Comic books, cartoons, whatever you want to call them, have often had a complex relationship with the mainstream. They’ve been labelled everything from juvenile and adolescent to hip and trendy. Okay, that was in the 60s. However, once we call sequential art a ‘graphic novel’ then, arguably, things change. Quite suitably, ‘The Great British Graphic Novel’, a 2016 exhibition organised by Exeter University’s own Senior Lecturer Dr Paul Williams, is taking place in London’s Cartoon Museum, a street down from the British Museum. “So we’re getting there” Paul says with a wry smile, “One street away. One step at a time.” Although sequential art featuring in a museum or being celebrated by the literary elite is nothing new, this exhibition is designed to show that specifically British graphic novels are part of a much wider and older tradition, a tradition that you’re probably familiar with already.
‘The Great British Graphic Novel’ is an exhibition that aims to represent the history of the genre, paying particular attention to the artwork that has, and will, come out of the UK. There, “is primarily going to be original art,” says Paul, “and by ‘original art’ I mean what the artist’s hand has touched as they were drawing.” The distinctive element is the emphasis on the processes artists use to create their work; the exhibition will show the stages of construction that graphic novels go through. “The art is going to show stuff before it’s published, and in various states of preparation. Lots will be in black and white. There will be a mixture of art in original pencils and after pencilled pages have been inked.”
“graphic novels are more than just something that started in the eighties”
The exhibit is aimed both at graphic novel veterans and those looking to try them for the first time. For comics fans especially, Paul hopes that “people will see stuff that they’re hoping to see, but, also, a lot of stuff they didn’t realise was out there too.” But, equally, he wants, “people who know nothing about the form to come too.” For the latter, Paul looks to stress the broadness of the term and show that many will have already immersed themselves in graphic novels without realising. “These things called graphic novels are in all sorts of places. In the 70s, Asterix and Tintin were called graphic novels. I want to take away the newness of the British graphic novel and show that the form has been around longer than you might think.”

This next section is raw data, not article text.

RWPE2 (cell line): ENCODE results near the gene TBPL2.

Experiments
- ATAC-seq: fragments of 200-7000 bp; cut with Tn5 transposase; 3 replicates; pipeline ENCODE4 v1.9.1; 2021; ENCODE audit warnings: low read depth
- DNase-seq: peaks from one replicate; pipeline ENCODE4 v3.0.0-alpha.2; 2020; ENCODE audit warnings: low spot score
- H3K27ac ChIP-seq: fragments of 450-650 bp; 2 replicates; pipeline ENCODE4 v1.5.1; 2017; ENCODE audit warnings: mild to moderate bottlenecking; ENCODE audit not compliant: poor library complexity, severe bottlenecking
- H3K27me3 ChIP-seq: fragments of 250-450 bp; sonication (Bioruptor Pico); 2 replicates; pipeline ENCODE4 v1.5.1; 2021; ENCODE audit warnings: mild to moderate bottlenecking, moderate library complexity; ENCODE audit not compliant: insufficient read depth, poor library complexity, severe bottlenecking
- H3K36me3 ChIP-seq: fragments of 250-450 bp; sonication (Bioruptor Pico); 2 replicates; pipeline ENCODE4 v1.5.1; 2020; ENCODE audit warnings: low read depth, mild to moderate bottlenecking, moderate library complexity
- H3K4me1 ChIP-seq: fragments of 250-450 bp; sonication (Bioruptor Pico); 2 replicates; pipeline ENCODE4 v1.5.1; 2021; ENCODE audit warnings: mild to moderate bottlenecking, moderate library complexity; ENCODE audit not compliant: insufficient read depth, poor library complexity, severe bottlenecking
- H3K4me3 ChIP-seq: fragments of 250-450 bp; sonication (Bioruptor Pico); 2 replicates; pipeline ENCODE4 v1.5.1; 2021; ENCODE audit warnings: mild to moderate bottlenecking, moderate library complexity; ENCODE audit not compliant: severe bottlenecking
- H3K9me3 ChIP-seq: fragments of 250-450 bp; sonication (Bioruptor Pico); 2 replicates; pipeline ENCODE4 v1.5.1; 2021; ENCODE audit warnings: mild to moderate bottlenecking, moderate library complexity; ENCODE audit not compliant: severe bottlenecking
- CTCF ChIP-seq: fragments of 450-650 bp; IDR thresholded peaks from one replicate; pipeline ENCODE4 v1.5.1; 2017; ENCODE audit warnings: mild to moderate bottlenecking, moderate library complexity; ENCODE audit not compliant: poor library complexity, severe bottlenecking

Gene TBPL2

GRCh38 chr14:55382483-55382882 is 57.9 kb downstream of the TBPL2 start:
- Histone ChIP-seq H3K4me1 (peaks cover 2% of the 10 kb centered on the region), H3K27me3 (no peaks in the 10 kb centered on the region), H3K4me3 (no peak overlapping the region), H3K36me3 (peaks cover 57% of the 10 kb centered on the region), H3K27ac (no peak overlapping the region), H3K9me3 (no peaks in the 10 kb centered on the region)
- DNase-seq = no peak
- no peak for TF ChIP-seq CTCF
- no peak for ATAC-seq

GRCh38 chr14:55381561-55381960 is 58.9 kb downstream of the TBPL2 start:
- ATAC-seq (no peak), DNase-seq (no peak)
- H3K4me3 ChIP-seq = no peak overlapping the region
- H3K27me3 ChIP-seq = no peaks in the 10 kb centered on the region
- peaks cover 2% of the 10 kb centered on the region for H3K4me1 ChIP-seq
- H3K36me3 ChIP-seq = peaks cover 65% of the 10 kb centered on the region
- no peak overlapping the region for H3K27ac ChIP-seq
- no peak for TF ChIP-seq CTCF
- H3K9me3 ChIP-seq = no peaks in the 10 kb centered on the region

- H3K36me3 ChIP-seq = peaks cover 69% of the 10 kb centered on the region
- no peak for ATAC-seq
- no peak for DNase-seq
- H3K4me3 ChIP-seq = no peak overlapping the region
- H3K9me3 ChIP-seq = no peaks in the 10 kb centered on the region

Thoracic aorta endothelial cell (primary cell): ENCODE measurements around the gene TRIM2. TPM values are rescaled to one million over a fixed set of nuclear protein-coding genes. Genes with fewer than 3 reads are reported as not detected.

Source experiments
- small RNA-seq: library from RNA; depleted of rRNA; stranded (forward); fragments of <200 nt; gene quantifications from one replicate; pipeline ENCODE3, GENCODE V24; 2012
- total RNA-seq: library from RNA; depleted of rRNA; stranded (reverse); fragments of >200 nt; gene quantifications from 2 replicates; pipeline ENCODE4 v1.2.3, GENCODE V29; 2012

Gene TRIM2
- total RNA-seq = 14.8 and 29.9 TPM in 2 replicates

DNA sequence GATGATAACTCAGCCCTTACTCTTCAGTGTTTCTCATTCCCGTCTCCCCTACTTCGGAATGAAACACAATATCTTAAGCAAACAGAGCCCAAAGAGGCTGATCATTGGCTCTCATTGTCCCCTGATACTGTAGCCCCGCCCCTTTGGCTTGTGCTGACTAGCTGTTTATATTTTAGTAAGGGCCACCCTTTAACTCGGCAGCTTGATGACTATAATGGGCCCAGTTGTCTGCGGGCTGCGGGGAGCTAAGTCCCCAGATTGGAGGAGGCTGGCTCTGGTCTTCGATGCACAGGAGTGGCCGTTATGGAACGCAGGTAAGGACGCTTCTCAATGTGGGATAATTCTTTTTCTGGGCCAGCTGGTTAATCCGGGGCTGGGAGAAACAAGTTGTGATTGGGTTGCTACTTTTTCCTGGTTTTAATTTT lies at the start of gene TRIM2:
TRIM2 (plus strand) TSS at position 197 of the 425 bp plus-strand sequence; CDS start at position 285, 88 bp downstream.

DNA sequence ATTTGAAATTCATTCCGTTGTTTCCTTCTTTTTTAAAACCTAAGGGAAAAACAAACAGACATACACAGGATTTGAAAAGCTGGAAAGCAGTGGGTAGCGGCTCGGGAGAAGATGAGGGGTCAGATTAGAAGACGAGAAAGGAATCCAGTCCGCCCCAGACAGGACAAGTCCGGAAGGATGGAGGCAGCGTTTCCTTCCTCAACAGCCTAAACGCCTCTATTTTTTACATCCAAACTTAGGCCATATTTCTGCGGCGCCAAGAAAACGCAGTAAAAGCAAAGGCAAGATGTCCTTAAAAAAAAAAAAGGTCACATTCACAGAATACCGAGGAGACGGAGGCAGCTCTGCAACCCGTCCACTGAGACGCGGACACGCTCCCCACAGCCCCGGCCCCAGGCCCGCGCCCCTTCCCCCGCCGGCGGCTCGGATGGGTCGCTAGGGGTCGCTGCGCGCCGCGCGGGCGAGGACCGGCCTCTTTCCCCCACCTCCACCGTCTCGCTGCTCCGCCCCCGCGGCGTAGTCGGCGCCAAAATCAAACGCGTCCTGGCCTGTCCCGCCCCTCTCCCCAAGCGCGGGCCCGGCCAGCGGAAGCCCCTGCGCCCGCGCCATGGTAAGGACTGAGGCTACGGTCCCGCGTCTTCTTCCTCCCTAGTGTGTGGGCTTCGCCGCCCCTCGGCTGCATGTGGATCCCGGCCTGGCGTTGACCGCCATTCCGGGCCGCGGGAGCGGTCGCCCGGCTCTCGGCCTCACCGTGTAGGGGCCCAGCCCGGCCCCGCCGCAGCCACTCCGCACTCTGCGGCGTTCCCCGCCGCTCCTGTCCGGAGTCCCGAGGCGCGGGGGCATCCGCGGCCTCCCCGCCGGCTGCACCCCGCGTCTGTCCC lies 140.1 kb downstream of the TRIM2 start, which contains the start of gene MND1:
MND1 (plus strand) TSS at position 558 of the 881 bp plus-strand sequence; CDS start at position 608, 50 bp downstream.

For many, comics properly started (or ‘grew up’) in the 1980s, symbolised by the release of Watchmen in 1986. This seminal graphic novel deconstructs the archetypal superhero comic. Set in an alternate history in which Nixon stays on for a third term after winning the Vietnam War, it is a text that Paul hopes attendees will be able to look past so that the true range of British graphic novels can be properly appreciated. “If your vision of the graphic novel is Watchmen, then I hope you’ll see in the 90s what independent publishers were doing. Graphic novels are more than just something that started in the 80s, it has an earlier life too.”
In part, ‘The Great British Graphic Novel’ is designed to show how the graphic novel long predates the 80s. Paul, in fact, traces the form back to the 18th century: “William Hogarth is an obvious example. He wrote things like A Harlot’s Progress, narrating stories with a sequence of images. He was very popular in his day.” The exhibit will aim to represent the dialogue between artists like Hogarth and those creating graphic novels today. “We might show how contemporary artists deliberately parody things like a Hogarth painting, proving how graphic novelists from the past 30 years are well aware of this visual tradition and have alluded to it in their own work.”
If the exhibit’s raison d’être is to show the range of British graphic novels and appeal to everyone, then I’m interested in how it’s organised; how do indie comic efforts jostle for room in the shadow of Alan Moore and Dave Gibbons’ masterpiece? “We’ve selected things to show the range,” answers Paul, “but also to represent big names. There will be two ways of going through it; it’ll be a sort of chronological line that weaves its way through the decades up to the present. However, the exhibit will also be organised thematically. For example, autobiographical graphic novels could be a section and dystopia another.”